By Stuart R. Levine
Published in, Forbes Insights

There is increased conversation regarding governance and its impact on shareholder value.  To participate requires clear thinking and crisp communication.  Let’s start by understanding that any good decision-making process requires timely information that is presented in a coherent and effective manner.  When we talk about organizational culture, there are serious implications for shareholder value.  The phrase “tone at the top” is frequently used. “Tone at the top” is defined by the way information is shared with the board of directors and within the C-suite.

One of the critical fundamentals of governance is the sharing of information.  Most people understand that information is an important element of power. When you study organizational behavior, often you will find that managers that play a cheap game of “keep-away” where they create webs around important information and don’t share data in a helpful way in order to protect the status quo which values mediocrity.  This kind of behavior is often tacitly approved and sanctioned throughout the culture.

By examining board behavior, it will become apparent how to create a strong culture. The first place to look is the board agenda, which serves as a vehicle for the directors around the table to engage both strategically and productively.  Materials with exhibits and executive summaries should be distributed at least five business days in advance, which provides directors with the opportunity to digest the information and come fully prepared to participate in business discussions. This creates the beginning of a culture that sets professional expectations throughout the organization.

Excellent governance practices require strategic preparation from both the directors and senior leadership team.  Several years ago, I observed a very senior business leader who did not understand how to prepare or present to a board.  He was allocated one hour, and in that timeframe, he proceeded to update the board on every branch and service level unit throughout the country.  He attempted to take the board through a 50-page deck in extremely small type.  It was impossible to see the materials on the screen.  To enhance the optics, the lights were dimmed in the board room, which ensured that half the directors fell asleep.  Those  directors who remained awake, were asking too low level questions about branch operations in Florida rather than trends, analytics and financial results.  The dirty truth is that governance requires hard thinking about creating an executive summary that presents at a high level so that people can make informed decisions.  50 pages of blather does not cut it.

Another example is about controlling information and the high speed required in today’s business environment. CEOs should be held accountable for a high level of communication. If a CEO wants to gain the confidence of the board of directors, sending out a board book the day before the meeting (this does not include when you have late breaking events that require addendums during transactions) does not give the board confidence in that CEO’s ability to lead an organization effectively if they can’t provide timely information and present in a clear and concise way.  When directors receive information in advance to digest, this creates a trusting “tone at the top” in which people are encouraged to actively participate in strategic conversations.  If CEOs are not doing this with their boards, they are certainly not doing it with their senior leadership teams.  This is a good way to determine if those buzz words like communication and collaboration are actually happening.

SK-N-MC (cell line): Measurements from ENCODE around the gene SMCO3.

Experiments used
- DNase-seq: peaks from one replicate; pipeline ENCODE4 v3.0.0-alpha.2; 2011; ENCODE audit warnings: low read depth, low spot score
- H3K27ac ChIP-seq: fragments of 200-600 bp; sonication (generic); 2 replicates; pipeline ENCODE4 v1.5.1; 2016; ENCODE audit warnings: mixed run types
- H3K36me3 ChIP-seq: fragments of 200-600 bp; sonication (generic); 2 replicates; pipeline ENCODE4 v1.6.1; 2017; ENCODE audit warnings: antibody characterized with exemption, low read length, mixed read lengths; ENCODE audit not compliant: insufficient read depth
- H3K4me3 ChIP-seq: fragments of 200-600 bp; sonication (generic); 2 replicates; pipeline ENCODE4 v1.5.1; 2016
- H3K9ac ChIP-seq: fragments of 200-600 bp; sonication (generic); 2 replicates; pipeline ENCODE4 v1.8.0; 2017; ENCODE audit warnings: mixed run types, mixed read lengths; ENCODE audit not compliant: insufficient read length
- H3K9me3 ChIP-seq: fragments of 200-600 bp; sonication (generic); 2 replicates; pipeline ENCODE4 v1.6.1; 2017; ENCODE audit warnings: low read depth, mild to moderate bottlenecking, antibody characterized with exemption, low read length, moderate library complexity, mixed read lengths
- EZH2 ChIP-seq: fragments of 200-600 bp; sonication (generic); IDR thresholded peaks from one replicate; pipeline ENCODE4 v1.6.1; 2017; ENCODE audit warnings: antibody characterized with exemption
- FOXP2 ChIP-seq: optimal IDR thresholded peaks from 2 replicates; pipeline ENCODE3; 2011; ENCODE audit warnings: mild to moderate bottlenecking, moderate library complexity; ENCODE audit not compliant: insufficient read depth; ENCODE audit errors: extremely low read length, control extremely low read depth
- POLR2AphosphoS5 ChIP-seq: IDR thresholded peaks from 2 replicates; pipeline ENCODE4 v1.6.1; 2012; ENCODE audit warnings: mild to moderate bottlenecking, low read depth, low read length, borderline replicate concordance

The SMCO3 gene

One CEO I know not only delivers the board book five days in advance, but then schedules a one-hour meeting with each director to present three important strategic issues and to gather questions any board members may have on those issues. This is the definition of eliminating boardroom surprises that can lead to harmful behavior and cultural distractions.

The U.S. is still a well-governed business nation. The response to the Enron scandals that began in 2001, was Sarbanes Oxley which created additional oversight. Financial services wrought the wave of the Dodd-Frank Wall Street Reform and Consumer Protection Act in 2010 to prevent another financial crisis.    Presently, there are swirling allegations regarding the Volkswagen corporation.  My sense is that this will lead to the next round of rigorous legislation with increasing liability for directors.  It’s important to answer questions such as, “Did the board have access to whistleblower activity in order to exercise independent business judgement?” and “Did they ask appropriate questions about engineering, compliance or ethical issues?  What did the board’s dashboard look like?  Remember that with Volkswagen having approximately 25% of its revenue in North America, regulatory bodies like the Environmental Protection Agency are now considering litigation based on allegations from engineering disclosures.

The development and navigation of the board agenda and deck should be owned by a trusted leader – either the General Counsel or Corporate Secretary who is responsible for both the content and the process.  “Hot topics” which definitely change over time depending upon the company or industry, include such issues as cybersecurity, risk management, executive compensation, succession planning, compliance, shareholder activism, crisis management, proxy Final advisors, whistleblower enforcement, accounting standards changes, new rulemaking and legislation and ESG issues. These subjects should be on your radar to help frame an intelligent agenda creation process.